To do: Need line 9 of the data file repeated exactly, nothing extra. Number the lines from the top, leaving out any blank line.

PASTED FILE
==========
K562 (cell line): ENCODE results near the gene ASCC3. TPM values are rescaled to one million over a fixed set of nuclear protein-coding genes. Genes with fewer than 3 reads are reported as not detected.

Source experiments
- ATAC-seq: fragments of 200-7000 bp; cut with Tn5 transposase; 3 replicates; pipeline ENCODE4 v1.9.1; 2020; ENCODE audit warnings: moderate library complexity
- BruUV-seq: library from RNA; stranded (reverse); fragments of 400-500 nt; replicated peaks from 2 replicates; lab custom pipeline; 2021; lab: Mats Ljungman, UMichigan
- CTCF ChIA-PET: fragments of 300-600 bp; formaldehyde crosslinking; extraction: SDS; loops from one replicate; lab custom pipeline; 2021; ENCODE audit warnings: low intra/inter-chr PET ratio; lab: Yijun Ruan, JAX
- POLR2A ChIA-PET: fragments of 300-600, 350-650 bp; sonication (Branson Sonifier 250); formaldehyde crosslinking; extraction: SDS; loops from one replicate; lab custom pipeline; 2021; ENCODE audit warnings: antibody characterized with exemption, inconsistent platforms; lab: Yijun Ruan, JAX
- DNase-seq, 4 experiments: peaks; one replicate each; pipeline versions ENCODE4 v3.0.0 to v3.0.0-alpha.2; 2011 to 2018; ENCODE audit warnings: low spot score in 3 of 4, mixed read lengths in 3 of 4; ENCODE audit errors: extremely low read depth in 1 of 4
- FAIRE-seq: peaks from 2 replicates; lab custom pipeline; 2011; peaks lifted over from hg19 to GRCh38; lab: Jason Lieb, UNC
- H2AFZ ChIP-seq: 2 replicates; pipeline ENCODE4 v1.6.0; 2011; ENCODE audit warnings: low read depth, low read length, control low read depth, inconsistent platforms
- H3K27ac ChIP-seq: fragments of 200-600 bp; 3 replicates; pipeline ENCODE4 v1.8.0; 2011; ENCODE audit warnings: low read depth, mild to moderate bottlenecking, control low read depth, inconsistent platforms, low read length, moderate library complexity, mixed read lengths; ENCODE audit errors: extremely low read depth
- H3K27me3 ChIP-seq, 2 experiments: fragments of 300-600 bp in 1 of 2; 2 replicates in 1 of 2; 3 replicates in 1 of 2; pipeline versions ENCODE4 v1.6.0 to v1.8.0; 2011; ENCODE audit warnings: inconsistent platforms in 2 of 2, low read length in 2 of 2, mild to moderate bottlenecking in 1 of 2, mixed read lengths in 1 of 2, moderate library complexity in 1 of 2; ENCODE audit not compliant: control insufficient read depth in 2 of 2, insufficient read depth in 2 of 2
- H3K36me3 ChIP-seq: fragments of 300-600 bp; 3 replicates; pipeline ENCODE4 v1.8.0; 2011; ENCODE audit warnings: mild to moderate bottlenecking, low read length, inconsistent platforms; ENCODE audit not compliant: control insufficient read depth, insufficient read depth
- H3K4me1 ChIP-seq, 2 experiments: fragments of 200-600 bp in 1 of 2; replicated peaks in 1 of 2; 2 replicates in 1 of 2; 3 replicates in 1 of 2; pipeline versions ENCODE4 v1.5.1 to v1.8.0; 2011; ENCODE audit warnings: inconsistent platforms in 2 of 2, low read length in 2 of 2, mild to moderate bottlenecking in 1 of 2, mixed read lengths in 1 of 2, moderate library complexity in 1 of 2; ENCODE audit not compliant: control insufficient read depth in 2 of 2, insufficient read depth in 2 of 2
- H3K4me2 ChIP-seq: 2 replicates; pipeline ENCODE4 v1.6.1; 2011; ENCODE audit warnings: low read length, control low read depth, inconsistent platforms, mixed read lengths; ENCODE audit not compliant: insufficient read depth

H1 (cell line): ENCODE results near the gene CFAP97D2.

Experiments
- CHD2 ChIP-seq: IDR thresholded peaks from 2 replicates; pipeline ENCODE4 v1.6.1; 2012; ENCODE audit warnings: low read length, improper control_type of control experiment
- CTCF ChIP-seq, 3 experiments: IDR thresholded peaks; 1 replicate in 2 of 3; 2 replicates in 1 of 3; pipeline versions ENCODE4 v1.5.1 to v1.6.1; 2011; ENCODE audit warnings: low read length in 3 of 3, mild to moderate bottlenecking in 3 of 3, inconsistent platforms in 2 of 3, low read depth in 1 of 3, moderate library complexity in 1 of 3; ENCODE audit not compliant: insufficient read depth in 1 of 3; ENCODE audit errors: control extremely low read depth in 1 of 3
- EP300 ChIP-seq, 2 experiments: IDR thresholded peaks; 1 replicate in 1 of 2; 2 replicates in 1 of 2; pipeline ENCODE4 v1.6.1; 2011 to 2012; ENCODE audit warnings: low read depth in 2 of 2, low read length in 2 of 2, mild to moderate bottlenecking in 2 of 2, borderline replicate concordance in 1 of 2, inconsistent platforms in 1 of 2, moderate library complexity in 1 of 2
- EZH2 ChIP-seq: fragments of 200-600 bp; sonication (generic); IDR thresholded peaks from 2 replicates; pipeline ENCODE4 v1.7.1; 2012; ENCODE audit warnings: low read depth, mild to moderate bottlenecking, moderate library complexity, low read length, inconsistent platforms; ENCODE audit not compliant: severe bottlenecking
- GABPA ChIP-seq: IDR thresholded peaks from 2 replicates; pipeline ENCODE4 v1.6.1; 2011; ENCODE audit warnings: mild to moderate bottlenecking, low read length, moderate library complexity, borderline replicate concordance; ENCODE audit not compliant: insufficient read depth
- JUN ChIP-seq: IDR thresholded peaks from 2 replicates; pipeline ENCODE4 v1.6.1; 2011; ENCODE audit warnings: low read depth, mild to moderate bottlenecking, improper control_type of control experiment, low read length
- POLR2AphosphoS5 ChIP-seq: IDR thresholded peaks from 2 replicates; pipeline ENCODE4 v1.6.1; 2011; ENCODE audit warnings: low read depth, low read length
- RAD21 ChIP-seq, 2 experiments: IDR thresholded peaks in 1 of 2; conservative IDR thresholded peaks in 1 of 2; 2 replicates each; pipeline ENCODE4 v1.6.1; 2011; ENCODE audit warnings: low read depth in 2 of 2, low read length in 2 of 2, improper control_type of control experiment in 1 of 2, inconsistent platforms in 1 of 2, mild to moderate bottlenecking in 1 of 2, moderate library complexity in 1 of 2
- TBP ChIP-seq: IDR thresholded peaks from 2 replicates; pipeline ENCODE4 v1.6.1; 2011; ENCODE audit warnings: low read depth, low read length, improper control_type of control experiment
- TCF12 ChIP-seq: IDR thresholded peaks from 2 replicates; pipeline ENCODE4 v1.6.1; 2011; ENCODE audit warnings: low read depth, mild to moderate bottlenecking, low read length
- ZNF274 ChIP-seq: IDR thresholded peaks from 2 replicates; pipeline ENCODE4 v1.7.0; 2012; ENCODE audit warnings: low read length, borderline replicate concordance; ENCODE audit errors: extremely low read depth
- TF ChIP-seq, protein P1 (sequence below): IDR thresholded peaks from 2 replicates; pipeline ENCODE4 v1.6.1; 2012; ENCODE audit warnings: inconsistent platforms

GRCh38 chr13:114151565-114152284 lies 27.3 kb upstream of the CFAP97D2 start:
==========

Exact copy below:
- H2AFZ ChIP-seq: 2 replicates; pipeline ENCODE4 v1.6.0; 2011; ENCODE audit warnings: low read depth, low read length, control low read depth, inconsistent platforms